2021 APSA Doctoral Dissertation Research Improvement Grantees

The American Political Science Association is pleased to announce the Doctoral Dissertation Research Improvement Grant (DDRIG) Awardees for 2021. The APSA DDRIG program provides support to enhance and improve the conduct of doctoral dissertation research in political science. Awards support basic research which is theoretically derived and empirically oriented.

The following PhD candidates have been awarded the grants for the 2021-2022 award cycle.

Amanda d’Urso, Northwestern University: In the Shadow of Whiteness: Middle Eastern and North African Identity in the US
Anirvan Chowdhury, University of California Berkeley: How do Religiously Conservative Parties Mobilize Women? Theory and Evidence from India
Apekshya Prasai, Massachussetts Institute of Technology: Gendered Processes of Civil War: Understanding Women’s Inclusion in Rebel Organizations
Changwook Ju, Yale University: Military Recruitment, Battlefield Effectiveness, and Civil-Military Relations
Don Grasse, Emory University: Essays in the Political Economy of Development
Jacob Turner, University of Notre Dame: War in Words: Law, Order, and Electoral Politics in Brazil
Jasmine Smith, Duke University: Black Voters and Electability in Intraparty Elections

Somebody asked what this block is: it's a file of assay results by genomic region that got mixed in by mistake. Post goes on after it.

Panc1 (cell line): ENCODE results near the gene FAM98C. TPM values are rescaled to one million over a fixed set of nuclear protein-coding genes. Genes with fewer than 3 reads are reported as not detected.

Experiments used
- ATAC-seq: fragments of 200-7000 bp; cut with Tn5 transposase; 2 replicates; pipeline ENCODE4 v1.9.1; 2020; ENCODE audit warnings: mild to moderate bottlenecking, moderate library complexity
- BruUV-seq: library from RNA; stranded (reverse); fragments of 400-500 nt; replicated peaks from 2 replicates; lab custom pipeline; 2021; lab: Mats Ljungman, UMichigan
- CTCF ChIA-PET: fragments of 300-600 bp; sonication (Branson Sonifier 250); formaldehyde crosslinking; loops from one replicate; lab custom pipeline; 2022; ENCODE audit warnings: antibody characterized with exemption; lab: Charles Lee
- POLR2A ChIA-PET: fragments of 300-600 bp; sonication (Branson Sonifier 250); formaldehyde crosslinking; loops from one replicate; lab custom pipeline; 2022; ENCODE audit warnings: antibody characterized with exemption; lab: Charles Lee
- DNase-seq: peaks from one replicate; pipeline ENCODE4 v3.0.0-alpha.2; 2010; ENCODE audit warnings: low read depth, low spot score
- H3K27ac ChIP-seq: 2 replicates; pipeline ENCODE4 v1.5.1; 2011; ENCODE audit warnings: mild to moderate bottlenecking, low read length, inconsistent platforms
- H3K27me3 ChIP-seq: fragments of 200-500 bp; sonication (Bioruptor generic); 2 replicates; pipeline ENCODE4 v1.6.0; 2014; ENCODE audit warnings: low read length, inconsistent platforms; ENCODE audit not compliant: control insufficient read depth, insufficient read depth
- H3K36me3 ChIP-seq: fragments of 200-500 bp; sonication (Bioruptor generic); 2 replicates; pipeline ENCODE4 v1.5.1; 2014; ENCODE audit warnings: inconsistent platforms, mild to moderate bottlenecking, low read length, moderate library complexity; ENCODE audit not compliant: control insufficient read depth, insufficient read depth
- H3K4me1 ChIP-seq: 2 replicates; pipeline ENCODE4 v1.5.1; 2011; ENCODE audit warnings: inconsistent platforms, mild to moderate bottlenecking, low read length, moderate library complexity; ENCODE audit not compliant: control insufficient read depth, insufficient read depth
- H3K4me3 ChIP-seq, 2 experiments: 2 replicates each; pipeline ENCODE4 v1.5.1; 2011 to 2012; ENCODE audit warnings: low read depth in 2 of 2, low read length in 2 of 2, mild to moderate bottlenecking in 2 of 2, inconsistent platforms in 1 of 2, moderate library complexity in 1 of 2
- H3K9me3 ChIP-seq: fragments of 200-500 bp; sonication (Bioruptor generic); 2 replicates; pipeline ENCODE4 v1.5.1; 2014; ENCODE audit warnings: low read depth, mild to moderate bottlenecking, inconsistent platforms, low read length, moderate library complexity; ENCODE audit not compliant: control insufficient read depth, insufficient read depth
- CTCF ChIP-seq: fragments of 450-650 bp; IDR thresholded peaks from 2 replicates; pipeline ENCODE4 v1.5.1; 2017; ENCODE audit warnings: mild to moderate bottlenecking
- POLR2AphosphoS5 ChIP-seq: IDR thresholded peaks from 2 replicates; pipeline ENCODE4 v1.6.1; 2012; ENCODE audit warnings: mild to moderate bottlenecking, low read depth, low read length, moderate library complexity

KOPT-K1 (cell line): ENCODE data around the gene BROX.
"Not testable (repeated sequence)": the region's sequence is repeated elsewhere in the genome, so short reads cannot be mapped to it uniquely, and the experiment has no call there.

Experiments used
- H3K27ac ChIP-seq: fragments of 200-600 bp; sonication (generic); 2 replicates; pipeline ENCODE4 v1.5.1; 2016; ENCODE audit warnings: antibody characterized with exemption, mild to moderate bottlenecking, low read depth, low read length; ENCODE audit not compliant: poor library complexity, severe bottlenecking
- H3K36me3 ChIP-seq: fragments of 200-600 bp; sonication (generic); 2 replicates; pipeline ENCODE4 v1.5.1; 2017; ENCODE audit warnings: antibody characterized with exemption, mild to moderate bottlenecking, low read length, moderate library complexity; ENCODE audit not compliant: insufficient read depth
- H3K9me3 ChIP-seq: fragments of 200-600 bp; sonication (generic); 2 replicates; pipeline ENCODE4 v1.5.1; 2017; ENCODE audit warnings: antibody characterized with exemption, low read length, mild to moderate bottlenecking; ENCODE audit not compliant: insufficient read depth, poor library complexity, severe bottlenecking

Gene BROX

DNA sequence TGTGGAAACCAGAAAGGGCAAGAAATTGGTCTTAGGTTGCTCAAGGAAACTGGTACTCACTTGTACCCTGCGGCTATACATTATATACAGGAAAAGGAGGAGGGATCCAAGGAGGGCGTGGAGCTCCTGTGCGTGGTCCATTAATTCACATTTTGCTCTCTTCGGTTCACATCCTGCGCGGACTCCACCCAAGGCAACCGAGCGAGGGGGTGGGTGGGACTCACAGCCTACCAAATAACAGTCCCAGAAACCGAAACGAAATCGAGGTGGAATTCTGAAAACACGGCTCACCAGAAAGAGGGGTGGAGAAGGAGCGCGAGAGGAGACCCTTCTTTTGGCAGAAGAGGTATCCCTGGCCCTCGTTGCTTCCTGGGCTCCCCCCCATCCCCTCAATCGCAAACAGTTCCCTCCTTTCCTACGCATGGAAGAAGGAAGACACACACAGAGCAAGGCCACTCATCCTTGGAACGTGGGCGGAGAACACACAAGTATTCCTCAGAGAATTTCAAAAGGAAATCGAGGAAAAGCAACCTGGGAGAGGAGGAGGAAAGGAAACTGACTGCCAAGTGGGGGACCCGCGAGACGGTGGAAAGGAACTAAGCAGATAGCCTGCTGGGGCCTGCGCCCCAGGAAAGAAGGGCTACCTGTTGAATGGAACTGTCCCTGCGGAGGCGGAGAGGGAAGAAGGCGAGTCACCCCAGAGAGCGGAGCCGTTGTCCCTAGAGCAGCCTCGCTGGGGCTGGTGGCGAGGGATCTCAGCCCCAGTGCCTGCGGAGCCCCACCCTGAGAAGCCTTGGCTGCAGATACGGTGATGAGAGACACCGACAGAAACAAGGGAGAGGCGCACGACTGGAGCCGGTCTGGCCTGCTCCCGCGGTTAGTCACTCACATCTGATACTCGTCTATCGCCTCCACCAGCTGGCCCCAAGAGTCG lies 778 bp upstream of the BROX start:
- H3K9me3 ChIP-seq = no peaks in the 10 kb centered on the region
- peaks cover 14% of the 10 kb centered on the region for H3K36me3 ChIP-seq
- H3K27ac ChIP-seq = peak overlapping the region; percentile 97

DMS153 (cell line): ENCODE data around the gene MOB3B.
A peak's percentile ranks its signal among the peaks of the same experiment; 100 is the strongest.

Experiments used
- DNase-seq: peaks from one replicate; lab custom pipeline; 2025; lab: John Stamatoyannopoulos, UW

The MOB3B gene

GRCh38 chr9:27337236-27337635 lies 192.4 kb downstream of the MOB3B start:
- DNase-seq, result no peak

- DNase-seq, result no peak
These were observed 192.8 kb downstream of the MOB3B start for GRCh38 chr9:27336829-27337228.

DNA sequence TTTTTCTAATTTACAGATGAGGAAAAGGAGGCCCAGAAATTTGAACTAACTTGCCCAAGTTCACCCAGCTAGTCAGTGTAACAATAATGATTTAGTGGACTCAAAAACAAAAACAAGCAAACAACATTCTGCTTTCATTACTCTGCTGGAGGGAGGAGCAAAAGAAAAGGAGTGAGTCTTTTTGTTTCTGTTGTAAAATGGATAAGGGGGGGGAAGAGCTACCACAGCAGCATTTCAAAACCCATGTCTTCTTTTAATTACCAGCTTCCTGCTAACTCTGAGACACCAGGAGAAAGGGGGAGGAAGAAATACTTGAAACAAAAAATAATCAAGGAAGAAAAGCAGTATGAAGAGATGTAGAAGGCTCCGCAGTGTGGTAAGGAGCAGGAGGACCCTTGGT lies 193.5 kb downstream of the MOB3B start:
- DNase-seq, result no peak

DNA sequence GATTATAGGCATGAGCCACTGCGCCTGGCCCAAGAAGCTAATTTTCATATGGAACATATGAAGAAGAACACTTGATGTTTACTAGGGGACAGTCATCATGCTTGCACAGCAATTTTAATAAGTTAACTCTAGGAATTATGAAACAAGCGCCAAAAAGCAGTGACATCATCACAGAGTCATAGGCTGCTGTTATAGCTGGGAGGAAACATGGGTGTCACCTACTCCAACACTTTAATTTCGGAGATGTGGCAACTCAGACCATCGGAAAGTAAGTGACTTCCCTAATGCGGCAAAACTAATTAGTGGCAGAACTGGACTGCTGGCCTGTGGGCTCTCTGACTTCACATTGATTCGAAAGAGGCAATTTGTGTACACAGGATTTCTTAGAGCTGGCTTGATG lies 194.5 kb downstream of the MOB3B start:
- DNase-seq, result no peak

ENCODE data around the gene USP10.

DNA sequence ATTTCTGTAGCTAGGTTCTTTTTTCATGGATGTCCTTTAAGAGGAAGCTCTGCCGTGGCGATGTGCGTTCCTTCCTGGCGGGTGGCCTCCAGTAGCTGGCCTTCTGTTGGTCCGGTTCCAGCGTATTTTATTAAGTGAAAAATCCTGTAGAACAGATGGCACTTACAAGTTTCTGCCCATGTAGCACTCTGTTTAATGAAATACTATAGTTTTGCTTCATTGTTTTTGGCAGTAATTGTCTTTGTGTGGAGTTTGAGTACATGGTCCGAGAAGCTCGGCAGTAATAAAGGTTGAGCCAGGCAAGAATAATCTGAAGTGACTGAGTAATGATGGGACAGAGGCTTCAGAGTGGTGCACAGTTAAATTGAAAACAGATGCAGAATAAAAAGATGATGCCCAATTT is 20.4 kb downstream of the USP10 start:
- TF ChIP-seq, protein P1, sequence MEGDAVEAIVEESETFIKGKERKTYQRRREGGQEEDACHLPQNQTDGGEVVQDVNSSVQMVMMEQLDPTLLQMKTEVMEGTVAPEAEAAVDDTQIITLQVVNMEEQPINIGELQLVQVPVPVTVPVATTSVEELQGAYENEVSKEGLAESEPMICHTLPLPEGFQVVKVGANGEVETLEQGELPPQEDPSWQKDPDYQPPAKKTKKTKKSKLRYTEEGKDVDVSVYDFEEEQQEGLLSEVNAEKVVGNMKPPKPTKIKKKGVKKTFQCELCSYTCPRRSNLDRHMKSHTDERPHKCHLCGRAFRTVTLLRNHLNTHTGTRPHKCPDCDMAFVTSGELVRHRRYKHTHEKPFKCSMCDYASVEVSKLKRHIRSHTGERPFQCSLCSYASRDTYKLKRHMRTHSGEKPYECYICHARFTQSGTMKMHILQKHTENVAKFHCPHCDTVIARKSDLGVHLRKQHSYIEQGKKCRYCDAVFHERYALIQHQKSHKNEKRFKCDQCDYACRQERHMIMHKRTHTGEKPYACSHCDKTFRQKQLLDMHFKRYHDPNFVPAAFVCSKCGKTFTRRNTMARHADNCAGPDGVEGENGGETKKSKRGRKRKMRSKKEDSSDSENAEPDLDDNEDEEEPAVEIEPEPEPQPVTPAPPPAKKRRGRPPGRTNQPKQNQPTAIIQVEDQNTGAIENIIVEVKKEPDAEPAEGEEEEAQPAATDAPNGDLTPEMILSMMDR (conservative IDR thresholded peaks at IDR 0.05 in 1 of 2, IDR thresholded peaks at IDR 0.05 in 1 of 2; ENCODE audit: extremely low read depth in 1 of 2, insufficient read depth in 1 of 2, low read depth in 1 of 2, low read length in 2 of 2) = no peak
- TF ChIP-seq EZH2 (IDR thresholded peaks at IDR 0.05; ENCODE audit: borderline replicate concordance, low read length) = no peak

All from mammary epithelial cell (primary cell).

Jasmine English, Massachusetts Institute of Technology: Dilemmas of Accommodation: Diversity and Local Church Involvement in Politics
Jingyuan Qian, University of Wisconsin-Madison: Statebuilding by Campaign: Repression, Regime Consolidation, and Political Control in Modern China
John Minnich, Massachusetts Institute of Technology: Enlisting the Market: Trade Policy as Industrial Policy in Post-WTO China
Jongyoon Baik, University of Chicago: Politics of the Administrative Litigation System in China
Kaiyu Li, University of Illinois at Chicago:  The Politics of Survival: A Comparative Study of Chinatown Development in New York, San Francisco, and Chicago
Kara Hooser, The Ohio State University: Violence as Peace: Masculinities and Everyday Violence in Post-Conflict Spaces
Lindsey Pruett, Cornell University: Soldiers, Shovels, and the State: Militaries and State-Building in Post-Colonial Senegal
Marco Alcocer, University of California, San Diego: Crackdowns, Organized Crime Expansion, and Government Capture
Mary Shiraef, University of Notre Dame: Hoxha’s Grand Experiment on the Greek minority of Albania
Nadia Eldemerdash, University of Nevada Las Vegas: Transnational Actions, Domestic Outcomes: How Diasporas Drive Political Change in their Home Countries
Natan Skigin, University of Notre Dame: The Political Psychology of Criminal Violence and Solidarity with Victims
Rachel Hulvey, University of Pennsylvania: China, Ideology, and International Law: Shaping Preferences for the Legalization of Cyberspace
Sabrina Axster, Johns Hopkins University: Arresting Movement: The Political Economy of Immigration Detention in Germany, Sweden and the United Kingdom
Stephen Roblin, Cornell University: The Moral Public: Intent, Civilian Harm, and American Public Support for the Use of Force
Xiren Chen, University of Arizona: Chiefs, Elections, and Violence: Mobilization and Demobilization of African Voters
Yunus Orhan, University of Wisconsin, Milwaukee: The Road to Democratic Backsliding: How Affective Polarization Increases Support for Illiberal Politicians?